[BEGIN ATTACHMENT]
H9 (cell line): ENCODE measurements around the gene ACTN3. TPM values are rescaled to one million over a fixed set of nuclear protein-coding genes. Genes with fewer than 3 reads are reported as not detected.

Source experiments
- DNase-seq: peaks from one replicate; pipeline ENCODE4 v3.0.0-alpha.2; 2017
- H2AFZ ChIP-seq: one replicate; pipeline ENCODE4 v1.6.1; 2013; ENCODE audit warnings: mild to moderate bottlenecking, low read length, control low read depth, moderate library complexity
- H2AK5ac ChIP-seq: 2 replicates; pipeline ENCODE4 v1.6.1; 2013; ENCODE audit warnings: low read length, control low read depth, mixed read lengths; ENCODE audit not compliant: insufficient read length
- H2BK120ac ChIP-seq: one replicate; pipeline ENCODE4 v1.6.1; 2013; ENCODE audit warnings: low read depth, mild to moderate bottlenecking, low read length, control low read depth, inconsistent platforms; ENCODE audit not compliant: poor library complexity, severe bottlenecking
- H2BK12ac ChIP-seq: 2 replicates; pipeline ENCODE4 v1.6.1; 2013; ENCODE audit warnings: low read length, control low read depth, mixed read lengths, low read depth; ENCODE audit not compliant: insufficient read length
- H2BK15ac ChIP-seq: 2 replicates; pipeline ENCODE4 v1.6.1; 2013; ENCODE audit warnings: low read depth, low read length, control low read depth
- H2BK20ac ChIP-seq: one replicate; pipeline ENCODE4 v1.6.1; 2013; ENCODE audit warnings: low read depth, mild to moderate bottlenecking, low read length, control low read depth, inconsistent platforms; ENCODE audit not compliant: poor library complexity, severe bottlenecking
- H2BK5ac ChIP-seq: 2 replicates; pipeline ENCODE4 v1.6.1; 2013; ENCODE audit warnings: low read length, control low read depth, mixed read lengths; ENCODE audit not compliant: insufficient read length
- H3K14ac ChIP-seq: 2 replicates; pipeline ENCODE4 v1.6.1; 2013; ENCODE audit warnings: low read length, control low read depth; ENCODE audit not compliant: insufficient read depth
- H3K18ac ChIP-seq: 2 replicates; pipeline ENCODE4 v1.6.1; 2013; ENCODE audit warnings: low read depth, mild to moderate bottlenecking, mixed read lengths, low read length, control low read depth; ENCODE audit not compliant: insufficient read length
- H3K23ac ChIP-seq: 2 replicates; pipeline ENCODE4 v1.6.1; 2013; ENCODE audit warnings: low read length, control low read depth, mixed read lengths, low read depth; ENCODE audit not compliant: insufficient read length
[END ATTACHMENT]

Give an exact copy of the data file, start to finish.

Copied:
H9 (cell line): ENCODE measurements around the gene ACTN3. TPM values are rescaled to one million over a fixed set of nuclear protein-coding genes. Genes with fewer than 3 reads are reported as not detected.

Source experiments
- DNase-seq: peaks from one replicate; pipeline ENCODE4 v3.0.0-alpha.2; 2017
- H2AFZ ChIP-seq: one replicate; pipeline ENCODE4 v1.6.1; 2013; ENCODE audit warnings: mild to moderate bottlenecking, low read length, control low read depth, moderate library complexity
- H2AK5ac ChIP-seq: 2 replicates; pipeline ENCODE4 v1.6.1; 2013; ENCODE audit warnings: low read length, control low read depth, mixed read lengths; ENCODE audit not compliant: insufficient read length
- H2BK120ac ChIP-seq: one replicate; pipeline ENCODE4 v1.6.1; 2013; ENCODE audit warnings: low read depth, mild to moderate bottlenecking, low read length, control low read depth, inconsistent platforms; ENCODE audit not compliant: poor library complexity, severe bottlenecking
- H2BK12ac ChIP-seq: 2 replicates; pipeline ENCODE4 v1.6.1; 2013; ENCODE audit warnings: low read length, control low read depth, mixed read lengths, low read depth; ENCODE audit not compliant: insufficient read length
- H2BK15ac ChIP-seq: 2 replicates; pipeline ENCODE4 v1.6.1; 2013; ENCODE audit warnings: low read depth, low read length, control low read depth
- H2BK20ac ChIP-seq: one replicate; pipeline ENCODE4 v1.6.1; 2013; ENCODE audit warnings: low read depth, mild to moderate bottlenecking, low read length, control low read depth, inconsistent platforms; ENCODE audit not compliant: poor library complexity, severe bottlenecking
- H2BK5ac ChIP-seq: 2 replicates; pipeline ENCODE4 v1.6.1; 2013; ENCODE audit warnings: low read length, control low read depth, mixed read lengths; ENCODE audit not compliant: insufficient read length
- H3K14ac ChIP-seq: 2 replicates; pipeline ENCODE4 v1.6.1; 2013; ENCODE audit warnings: low read length, control low read depth; ENCODE audit not compliant: insufficient read depth
- H3K18ac ChIP-seq: 2 replicates; pipeline ENCODE4 v1.6.1; 2013; ENCODE audit warnings: low read depth, mild to moderate bottlenecking, mixed read lengths, low read length, control low read depth; ENCODE audit not compliant: insufficient read length
- H3K23ac ChIP-seq: 2 replicates; pipeline ENCODE4 v1.6.1; 2013; ENCODE audit warnings: low read length, control low read depth, mixed read lengths, low read depth; ENCODE audit not compliant: insufficient read length